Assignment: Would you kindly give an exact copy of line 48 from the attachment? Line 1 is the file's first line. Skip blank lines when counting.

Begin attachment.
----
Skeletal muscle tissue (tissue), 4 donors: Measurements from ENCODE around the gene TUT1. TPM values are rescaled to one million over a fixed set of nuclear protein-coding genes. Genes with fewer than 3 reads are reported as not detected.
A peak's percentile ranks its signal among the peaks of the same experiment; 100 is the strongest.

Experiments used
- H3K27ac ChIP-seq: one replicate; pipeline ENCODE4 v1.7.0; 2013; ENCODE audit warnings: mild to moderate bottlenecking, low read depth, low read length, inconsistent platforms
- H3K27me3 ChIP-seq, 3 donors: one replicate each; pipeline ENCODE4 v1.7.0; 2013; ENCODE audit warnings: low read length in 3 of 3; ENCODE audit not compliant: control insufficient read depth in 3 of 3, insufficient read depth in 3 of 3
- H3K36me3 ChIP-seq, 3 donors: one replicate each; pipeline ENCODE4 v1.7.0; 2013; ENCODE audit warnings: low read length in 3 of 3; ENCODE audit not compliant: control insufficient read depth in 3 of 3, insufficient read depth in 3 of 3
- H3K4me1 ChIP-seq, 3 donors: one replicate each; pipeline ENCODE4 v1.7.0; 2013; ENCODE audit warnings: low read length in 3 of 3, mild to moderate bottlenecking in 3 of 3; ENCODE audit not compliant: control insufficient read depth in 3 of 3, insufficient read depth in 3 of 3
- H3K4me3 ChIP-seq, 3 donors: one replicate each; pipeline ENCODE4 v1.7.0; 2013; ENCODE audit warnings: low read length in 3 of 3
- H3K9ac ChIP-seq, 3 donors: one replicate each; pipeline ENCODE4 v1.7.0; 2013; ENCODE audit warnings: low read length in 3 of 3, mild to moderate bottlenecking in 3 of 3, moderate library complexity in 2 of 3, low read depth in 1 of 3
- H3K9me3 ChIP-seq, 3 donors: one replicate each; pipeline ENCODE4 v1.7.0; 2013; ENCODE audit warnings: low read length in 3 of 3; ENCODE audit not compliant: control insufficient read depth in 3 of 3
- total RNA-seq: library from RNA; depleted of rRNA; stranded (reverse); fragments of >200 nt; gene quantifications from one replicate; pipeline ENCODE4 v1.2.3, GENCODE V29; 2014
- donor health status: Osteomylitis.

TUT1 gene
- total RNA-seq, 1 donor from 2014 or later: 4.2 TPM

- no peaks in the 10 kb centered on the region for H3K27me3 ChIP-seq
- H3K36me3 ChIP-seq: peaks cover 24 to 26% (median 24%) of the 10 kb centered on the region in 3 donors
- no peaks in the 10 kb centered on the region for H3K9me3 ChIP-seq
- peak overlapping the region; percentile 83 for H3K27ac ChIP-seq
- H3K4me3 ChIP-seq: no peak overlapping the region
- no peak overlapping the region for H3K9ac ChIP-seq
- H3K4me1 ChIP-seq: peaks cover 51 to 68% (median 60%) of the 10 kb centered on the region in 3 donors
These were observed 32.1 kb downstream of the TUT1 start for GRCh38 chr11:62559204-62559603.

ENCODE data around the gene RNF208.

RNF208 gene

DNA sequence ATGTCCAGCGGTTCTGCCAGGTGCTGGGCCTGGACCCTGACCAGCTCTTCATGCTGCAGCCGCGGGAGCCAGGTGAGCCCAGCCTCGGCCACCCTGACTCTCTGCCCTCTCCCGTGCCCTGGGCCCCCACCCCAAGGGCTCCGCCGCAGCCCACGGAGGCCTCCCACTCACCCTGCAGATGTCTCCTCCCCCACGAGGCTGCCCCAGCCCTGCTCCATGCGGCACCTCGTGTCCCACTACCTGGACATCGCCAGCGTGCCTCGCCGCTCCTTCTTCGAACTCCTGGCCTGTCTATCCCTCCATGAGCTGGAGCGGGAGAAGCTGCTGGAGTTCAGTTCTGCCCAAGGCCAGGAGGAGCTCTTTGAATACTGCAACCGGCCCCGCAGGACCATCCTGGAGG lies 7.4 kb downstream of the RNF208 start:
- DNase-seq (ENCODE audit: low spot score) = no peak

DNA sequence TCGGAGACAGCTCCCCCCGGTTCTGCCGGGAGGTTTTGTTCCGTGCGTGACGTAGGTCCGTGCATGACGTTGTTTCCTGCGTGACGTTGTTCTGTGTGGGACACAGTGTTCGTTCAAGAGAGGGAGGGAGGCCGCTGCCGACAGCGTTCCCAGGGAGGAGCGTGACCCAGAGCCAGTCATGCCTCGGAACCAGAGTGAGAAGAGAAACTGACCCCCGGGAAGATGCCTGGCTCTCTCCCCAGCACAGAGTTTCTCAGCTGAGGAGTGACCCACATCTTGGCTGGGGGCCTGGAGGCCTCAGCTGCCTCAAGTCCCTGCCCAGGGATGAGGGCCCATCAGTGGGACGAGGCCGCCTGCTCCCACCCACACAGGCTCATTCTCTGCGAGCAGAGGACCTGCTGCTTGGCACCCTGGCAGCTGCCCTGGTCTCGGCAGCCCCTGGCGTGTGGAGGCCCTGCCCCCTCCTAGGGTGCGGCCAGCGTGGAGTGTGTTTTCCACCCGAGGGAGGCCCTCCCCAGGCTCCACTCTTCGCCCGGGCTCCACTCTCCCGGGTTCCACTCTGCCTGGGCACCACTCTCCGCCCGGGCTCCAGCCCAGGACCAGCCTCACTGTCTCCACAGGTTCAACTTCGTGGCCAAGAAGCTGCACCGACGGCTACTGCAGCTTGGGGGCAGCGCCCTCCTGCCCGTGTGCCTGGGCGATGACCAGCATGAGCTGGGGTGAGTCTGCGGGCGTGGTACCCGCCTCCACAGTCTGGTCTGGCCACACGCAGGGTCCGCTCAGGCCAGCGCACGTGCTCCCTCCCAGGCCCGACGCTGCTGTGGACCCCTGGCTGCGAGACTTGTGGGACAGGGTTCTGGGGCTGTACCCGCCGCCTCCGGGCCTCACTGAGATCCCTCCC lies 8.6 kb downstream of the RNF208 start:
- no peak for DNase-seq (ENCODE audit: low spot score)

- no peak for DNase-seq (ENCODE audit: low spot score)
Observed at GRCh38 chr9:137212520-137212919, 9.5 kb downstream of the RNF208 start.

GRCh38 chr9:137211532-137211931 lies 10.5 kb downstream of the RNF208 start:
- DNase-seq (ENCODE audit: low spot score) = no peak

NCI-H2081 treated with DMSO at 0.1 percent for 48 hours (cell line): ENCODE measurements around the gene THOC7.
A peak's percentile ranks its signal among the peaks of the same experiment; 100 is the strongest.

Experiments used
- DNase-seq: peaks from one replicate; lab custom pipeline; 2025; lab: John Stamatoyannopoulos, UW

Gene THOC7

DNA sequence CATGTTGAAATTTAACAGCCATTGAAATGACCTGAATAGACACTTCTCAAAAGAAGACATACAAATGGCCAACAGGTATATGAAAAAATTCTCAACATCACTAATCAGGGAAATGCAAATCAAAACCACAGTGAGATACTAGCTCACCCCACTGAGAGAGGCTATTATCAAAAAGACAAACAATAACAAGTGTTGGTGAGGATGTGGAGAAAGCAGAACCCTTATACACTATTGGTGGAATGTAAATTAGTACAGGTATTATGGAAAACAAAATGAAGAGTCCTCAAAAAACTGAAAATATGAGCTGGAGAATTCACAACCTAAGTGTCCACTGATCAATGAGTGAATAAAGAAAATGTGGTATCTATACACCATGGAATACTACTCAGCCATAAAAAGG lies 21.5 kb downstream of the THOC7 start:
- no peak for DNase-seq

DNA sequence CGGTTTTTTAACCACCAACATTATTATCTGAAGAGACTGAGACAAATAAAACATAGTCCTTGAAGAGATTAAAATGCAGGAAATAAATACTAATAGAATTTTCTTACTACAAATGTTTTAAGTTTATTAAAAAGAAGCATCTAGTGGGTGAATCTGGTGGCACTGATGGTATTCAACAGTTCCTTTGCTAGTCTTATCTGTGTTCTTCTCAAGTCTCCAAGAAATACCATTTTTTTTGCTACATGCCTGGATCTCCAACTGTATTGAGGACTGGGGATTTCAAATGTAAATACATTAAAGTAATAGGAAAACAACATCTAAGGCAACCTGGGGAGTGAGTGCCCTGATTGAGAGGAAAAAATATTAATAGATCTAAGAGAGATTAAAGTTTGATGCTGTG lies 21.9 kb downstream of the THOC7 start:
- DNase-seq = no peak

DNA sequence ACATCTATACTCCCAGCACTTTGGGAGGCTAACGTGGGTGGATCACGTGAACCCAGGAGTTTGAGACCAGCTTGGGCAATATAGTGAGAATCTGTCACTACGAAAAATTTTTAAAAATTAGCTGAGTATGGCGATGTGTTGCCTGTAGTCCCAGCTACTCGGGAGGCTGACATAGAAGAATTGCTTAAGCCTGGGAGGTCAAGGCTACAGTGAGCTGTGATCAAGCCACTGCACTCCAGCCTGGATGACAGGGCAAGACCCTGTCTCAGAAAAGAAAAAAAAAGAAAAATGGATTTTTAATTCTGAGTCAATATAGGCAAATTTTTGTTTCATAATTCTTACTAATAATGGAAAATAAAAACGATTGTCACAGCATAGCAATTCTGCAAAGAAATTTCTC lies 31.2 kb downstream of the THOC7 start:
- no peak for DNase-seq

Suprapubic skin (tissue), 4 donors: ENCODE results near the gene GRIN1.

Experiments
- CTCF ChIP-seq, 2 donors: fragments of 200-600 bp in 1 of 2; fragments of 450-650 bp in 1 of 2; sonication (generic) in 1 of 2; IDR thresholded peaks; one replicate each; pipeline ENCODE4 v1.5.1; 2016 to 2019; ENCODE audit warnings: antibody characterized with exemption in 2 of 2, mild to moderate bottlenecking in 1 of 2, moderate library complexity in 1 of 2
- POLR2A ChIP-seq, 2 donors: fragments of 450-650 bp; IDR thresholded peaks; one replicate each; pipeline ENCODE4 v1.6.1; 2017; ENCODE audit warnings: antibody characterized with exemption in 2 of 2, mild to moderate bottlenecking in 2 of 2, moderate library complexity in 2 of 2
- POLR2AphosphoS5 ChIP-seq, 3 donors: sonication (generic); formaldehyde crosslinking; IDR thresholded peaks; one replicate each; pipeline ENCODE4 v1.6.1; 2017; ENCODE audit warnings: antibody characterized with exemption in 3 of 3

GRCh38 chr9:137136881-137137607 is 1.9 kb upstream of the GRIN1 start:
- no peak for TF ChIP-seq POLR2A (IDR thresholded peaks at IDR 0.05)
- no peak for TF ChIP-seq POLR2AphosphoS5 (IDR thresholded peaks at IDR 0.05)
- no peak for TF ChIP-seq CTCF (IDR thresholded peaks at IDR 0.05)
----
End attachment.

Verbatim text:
- POLR2AphosphoS5 ChIP-seq, 3 donors: sonication (generic); formaldehyde crosslinking; IDR thresholded peaks; one replicate each; pipeline ENCODE4 v1.6.1; 2017; ENCODE audit warnings: antibody characterized with exemption in 3 of 3